April 8, 2013
Led by the popular photo-sharing app Snapchat, a number of startups are challenging the belief that everything one posts online is destined to be online for eternity. Even social networking giant Facebook recently released a Snapchat-like feature called Poke, which enables users to send notes, pictures and videos to their friends that dissappear after an allotted amount of time.
“While technology allowing us to send and receive expiring messages is not new, these apps offer a very simple way to exercise control over your data in a world where your so-called permanent record is now documented across the Web,” writes MIT Technology Review. “If their appeal continues to climb, such ephemeral media could soon become more far-reaching, and will perhaps even extend to some of the social networks that now mine our every move in an effort to serve up targeted online ads.”
Snapchat leads this charge, allowing users to share images and videos with friends for up to 10 seconds. “Snapchat recipients must keep a finger on the smartphone’s screen while viewing a picture, which makes it tricky, but not impossible, to take a screenshot (when this happens, the person who sent the image is notified),” notes the article. “In December, users were sharing 50 million snaps per day; this has since risen to 100 million.”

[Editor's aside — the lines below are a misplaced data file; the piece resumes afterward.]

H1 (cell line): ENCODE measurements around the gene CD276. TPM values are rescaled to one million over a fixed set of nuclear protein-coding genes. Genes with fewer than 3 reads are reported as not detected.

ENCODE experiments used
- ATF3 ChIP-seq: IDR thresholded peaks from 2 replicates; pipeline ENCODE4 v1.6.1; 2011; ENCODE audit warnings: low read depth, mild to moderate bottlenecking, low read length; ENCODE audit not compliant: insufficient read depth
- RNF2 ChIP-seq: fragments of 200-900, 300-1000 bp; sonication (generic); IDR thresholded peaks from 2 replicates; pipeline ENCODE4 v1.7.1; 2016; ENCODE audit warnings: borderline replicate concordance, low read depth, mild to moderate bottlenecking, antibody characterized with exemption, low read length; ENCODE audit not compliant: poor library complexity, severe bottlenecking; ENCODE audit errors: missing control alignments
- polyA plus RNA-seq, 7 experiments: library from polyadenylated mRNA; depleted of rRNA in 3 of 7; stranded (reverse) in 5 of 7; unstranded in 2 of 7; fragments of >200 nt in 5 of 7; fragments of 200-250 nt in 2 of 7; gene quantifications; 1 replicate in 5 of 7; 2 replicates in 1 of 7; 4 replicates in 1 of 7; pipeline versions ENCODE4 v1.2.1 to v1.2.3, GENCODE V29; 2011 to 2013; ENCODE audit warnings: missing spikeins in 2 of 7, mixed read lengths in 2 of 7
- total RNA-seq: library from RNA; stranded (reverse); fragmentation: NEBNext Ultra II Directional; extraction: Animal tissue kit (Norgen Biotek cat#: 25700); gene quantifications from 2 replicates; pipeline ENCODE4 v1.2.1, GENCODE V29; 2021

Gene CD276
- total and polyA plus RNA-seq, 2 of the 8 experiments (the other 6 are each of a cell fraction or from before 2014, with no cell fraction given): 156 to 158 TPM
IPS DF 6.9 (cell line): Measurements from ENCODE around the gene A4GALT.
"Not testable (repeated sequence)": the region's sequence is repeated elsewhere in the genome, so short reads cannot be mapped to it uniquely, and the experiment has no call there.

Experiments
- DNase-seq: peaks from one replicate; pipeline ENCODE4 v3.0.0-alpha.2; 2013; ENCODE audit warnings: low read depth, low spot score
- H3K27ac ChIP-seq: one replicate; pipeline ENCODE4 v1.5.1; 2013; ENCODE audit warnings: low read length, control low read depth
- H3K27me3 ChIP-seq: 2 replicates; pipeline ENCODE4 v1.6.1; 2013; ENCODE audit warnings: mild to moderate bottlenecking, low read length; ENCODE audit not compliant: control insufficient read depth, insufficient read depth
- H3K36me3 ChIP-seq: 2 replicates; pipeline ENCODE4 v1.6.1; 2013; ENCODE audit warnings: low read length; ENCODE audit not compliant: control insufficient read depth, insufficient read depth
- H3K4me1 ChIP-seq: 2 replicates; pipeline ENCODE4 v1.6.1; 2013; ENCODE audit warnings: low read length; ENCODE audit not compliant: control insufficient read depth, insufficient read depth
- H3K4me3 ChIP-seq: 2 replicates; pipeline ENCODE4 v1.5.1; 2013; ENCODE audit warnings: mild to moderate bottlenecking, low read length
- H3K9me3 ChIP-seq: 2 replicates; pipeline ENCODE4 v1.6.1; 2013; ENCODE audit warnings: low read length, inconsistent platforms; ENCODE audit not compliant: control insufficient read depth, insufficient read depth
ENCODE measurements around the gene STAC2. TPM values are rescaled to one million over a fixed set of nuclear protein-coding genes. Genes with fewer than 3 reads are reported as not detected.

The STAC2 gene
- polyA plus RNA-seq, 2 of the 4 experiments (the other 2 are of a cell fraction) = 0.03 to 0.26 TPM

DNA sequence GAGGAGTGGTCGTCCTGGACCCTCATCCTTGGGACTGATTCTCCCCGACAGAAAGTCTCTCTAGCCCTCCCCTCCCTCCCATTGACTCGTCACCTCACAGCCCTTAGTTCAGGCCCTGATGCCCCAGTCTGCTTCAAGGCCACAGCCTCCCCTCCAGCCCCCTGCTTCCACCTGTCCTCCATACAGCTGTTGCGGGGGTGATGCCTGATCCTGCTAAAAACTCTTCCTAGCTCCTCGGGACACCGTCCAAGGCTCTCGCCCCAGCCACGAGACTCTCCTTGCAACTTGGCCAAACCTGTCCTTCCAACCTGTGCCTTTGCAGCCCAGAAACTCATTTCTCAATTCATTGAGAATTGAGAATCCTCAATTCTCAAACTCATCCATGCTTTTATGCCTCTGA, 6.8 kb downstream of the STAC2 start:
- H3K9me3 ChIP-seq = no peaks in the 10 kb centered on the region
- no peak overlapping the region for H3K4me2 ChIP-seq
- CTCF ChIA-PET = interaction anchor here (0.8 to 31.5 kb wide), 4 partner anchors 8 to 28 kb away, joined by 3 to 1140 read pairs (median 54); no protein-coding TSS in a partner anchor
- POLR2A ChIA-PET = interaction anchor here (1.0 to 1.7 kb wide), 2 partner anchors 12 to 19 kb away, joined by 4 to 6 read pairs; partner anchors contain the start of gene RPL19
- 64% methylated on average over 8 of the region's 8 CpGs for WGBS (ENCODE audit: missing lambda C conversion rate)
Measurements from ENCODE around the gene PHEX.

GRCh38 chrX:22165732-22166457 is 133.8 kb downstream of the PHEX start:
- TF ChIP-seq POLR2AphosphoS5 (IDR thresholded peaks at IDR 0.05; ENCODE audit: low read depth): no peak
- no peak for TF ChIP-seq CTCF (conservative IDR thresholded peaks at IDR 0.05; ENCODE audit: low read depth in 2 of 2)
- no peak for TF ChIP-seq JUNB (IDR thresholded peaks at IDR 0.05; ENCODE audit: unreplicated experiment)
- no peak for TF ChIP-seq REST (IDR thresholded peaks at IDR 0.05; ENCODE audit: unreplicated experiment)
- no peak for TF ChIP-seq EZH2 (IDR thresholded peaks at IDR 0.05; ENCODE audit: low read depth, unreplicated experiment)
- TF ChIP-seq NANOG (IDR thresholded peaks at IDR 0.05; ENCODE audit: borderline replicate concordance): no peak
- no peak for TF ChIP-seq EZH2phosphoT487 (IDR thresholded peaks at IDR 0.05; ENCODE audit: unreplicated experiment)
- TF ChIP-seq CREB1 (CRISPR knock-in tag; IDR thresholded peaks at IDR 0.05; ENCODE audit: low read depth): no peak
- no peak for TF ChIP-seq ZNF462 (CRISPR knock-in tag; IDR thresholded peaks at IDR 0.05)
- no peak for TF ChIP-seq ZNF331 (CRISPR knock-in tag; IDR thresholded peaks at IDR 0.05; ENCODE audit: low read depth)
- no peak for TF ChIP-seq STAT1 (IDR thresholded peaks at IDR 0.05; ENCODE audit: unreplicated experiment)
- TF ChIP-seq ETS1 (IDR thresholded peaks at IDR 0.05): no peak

Snapchat is the seventh-most-popular free app for iPhones and 20th most-popular free app for Android devices.
According to Jeremy Liew, a partner at Snapchat investor Lightspeed Venture, the popularity of these types of fleeting messaging apps indicate a growing discomfort with sharing lives in full on sites like Facebook, Instagram and Twitter. “Some critics decry Snapchat as a tool for sexting, but Liew says people mostly send snaps during the day, making it unlikely that much racy content is being shared,” writes Technology Review.
“People were already feeling like they wanted to have an avenue that was less of a broadcast media model, where they could be a little bit more intimate, more raw and authentic,” said Liew.
In addition to Snapchat, there’s disappearing-message app Wickr and Gryphn, an Android app that replaces SMS texting and encrypts and decrypts outgoing and incoming messages, respectively. “The app doesn’t allow users to take screen shots, and encryption can prevent a message recipient from saving or forwarding a message or set a picture message to disappear shortly after being viewed,” explains the article.
“I do believe ephemeral data’s the future. Every single messaging, social, communications app in the future will have ephemeral capabilities,” said Wickr cofounder Nico Sell. “Now that we’ve done it, it’s really obvious.”